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24 October 2010 61,899 views 116 Comments

Ramharter, Mulzer, Weinstabl. JACS2010132, 14338-14339. DOI: 10.1021/ja107533m Article PDF Supporting Information Group Website

I love the fact that one can just look at a molecule and then guess the author of the synthesis.  And when I first glanced at Lycoflexine, the name Johann Mulzer was at the top of my mind.  (However, on closer inspection, the starred author is one Juergen Ramharter, even though Mulzer is also named…)  This makes me smile for two reasons – firstly, Mulzer always works on small, yet interesting targets.  Secondly, I routinely learn something new in his work.

To say that this synthesis is concise would be a massive underestimation; eight steps is all it takes for fruition.  Starting with a fairly simple cyclohexenone (bearing a single stereocenter in the form a methyl group in the 5 position), a pair of Lewis-acid catalysed additions (Sakurai / aldol) append both the allyl group and an ethanol group (converted into an acetylene later).  Not content with two stereocenters and 2 carbon-carbon bonds in as many steps, they then did a further alkylation to create the quaternary centre.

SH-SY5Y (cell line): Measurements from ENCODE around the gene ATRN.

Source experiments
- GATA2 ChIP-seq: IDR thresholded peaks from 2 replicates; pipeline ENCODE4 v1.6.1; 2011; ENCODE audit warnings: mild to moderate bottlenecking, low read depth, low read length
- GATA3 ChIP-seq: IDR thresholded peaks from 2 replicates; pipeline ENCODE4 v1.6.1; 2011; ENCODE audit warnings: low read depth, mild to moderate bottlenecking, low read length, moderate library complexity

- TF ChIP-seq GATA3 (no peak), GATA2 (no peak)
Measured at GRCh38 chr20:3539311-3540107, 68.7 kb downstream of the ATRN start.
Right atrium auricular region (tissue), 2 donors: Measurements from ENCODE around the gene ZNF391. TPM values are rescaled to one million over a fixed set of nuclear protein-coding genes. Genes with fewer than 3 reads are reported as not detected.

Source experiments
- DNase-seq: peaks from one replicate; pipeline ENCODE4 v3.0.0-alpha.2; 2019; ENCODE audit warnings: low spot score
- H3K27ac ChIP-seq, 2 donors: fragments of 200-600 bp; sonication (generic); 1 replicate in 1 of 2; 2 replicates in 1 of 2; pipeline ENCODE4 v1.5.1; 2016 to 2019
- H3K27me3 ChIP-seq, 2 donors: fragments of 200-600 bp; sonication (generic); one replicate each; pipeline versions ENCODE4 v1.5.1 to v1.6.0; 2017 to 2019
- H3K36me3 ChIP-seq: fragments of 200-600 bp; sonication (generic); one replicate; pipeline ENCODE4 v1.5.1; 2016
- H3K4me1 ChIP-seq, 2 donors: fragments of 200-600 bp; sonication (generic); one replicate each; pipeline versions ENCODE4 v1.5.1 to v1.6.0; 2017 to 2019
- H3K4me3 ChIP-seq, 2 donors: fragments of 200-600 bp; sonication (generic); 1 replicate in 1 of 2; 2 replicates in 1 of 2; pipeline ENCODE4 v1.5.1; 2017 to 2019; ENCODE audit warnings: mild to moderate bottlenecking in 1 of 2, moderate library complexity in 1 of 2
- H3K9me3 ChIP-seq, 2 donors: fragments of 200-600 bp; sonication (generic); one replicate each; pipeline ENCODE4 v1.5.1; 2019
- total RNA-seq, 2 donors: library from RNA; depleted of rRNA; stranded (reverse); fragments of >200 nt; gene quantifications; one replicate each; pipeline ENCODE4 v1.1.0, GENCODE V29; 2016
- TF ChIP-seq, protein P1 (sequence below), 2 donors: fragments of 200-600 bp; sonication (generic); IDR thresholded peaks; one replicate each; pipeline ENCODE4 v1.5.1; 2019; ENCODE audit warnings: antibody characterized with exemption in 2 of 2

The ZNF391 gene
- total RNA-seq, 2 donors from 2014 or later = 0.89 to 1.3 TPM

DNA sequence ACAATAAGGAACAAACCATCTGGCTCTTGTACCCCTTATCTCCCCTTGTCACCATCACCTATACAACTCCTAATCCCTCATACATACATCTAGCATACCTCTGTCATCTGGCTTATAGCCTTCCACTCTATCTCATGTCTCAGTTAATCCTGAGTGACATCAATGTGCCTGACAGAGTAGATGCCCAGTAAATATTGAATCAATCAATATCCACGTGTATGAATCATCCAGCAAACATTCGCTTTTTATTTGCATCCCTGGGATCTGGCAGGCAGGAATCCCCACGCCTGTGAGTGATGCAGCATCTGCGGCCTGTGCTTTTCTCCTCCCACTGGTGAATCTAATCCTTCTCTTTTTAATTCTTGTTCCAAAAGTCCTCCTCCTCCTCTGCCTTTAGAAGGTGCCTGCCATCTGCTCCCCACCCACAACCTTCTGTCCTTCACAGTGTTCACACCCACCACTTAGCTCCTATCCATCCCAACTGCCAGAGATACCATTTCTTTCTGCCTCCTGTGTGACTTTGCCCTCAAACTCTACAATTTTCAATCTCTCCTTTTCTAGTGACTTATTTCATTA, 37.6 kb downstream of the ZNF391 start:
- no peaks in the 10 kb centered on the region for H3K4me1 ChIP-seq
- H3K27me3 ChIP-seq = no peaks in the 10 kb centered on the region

Next was their planned metathesis cascade, initially using just a sniff of Grubbs’ second generation catalyst.  However, the group only achieved in the region of 30% yield, so clearly needed a re-think.  On consideration, they suspect that the diene product is unstable – and that their best move would be to reduce it.  They did this by simply pushing in a bit of hydrogen – something I always suspected might work, but this is actually the first time I’ve seen it done.  Interestingly, the precedence cited is a Grubbs paper from back in 2001 – so I’m surprised it isn’t done more often.

Having reduced to the single olefin, it was time to functionalise it, and the cyclopentene was converted to a cyclopentanone by simply hydroborating / oxidation.  What’s special is that they did the oxidation in-situ, reacting IBX directly with the organoborane to get the desired ketone.  This is actually the final intermediate isolated – a final cascade leads directly to the product.  A little acid was used  to remove the Boc group, allowing isomerisation of the acidic stereocenter, and more importantly, a transannular Mannich reaction to complete the ring-system.

Very tidy work – and lean too!

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